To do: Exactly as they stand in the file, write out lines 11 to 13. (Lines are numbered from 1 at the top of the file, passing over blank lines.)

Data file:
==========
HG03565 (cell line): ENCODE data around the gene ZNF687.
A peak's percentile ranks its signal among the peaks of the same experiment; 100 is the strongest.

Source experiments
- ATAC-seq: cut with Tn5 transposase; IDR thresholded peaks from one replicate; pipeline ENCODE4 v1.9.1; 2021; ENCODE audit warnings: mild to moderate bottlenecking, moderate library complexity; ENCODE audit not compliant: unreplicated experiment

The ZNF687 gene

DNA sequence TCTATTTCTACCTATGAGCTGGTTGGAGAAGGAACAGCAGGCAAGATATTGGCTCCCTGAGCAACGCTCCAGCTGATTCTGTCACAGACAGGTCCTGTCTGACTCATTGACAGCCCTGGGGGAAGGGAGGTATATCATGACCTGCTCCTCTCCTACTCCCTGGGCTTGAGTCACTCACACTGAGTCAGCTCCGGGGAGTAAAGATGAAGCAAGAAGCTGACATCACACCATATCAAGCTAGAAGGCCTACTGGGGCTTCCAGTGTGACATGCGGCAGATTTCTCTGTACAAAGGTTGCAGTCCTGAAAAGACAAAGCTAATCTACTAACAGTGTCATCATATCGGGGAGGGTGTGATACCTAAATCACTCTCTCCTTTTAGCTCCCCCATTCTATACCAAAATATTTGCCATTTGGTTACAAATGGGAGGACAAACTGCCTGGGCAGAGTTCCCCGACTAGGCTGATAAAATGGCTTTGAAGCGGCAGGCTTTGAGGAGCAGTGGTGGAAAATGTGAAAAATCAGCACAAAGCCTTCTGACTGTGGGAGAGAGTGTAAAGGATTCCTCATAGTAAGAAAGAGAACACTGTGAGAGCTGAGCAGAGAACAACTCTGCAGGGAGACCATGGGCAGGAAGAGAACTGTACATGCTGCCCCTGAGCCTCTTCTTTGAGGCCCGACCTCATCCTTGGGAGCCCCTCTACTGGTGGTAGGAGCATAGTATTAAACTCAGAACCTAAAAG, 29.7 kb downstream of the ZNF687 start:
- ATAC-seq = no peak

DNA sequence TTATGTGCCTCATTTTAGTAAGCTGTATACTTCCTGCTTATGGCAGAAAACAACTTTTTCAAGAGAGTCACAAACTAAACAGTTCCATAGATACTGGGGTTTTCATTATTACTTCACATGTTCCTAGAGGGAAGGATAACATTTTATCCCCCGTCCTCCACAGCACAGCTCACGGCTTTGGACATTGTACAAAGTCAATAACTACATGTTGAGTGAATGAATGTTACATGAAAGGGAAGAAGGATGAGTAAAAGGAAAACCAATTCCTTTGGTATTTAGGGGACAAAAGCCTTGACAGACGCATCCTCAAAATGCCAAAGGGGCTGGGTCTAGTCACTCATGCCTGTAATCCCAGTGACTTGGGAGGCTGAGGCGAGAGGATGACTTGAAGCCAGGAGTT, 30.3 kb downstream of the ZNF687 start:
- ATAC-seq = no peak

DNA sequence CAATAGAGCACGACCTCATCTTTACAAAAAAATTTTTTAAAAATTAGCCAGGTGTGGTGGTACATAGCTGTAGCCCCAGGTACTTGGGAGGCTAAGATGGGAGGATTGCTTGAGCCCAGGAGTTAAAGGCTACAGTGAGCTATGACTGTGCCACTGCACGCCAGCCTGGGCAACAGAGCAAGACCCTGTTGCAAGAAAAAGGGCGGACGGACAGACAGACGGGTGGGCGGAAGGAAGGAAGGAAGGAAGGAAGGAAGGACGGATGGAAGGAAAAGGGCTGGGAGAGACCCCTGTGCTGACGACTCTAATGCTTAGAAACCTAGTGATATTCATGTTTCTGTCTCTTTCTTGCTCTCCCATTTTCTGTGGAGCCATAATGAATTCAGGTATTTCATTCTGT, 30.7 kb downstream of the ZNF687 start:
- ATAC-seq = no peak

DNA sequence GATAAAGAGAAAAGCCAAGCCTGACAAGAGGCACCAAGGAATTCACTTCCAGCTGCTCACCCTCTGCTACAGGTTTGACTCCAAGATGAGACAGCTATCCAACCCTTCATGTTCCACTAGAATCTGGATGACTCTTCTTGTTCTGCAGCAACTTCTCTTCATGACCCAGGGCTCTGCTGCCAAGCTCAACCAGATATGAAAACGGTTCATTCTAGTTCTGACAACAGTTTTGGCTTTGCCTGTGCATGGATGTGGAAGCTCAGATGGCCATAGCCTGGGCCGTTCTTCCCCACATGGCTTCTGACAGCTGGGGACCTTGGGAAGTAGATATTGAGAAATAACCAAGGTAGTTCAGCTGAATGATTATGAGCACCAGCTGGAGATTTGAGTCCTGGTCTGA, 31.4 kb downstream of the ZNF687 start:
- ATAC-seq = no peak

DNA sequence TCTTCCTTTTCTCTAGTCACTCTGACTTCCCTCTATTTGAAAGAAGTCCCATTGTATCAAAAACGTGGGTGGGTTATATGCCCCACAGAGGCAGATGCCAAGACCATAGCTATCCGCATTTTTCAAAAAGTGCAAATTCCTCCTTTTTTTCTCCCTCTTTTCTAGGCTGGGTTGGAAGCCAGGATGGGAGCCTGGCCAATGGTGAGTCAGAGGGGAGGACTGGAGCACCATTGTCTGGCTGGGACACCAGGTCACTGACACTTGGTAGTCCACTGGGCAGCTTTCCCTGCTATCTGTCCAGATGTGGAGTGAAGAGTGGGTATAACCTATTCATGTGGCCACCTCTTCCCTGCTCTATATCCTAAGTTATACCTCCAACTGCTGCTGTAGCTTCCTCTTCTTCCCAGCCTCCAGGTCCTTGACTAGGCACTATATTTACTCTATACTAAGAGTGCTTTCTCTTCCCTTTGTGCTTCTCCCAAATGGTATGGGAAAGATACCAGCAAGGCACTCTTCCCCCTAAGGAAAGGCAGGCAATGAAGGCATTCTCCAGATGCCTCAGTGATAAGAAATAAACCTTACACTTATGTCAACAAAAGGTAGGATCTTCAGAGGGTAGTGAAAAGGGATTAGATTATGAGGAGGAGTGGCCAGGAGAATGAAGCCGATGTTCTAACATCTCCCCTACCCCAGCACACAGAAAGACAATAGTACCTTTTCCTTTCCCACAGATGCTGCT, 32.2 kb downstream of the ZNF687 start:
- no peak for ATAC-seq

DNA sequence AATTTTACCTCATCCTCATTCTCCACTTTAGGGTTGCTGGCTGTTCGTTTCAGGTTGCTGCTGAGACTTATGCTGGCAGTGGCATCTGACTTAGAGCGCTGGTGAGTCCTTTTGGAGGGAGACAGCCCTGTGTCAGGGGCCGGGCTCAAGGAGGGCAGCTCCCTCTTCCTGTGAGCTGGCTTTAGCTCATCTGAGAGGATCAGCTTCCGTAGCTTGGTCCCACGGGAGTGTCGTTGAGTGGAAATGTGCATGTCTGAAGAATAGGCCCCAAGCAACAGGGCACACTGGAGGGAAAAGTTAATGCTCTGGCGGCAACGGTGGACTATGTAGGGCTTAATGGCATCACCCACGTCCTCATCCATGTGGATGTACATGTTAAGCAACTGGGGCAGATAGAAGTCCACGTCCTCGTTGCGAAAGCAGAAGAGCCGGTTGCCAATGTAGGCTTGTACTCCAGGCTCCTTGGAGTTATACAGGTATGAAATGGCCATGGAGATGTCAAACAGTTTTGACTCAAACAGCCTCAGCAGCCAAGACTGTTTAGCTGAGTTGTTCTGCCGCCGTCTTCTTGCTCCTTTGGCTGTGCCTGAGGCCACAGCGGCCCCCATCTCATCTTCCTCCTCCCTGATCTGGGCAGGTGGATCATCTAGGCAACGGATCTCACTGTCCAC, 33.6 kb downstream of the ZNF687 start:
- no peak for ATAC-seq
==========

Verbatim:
- ATAC-seq = no peak

DNA sequence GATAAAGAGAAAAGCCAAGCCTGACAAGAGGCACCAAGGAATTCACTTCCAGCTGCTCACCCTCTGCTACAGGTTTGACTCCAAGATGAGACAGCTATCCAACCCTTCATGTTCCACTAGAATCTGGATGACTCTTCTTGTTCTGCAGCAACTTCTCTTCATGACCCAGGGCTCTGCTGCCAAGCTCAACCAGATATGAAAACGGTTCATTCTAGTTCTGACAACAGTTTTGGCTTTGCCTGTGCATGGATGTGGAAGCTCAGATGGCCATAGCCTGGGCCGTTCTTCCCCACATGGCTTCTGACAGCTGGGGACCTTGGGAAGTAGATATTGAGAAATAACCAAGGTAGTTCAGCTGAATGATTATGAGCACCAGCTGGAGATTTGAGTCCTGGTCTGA, 31.4 kb downstream of the ZNF687 start:
- ATAC-seq = no peak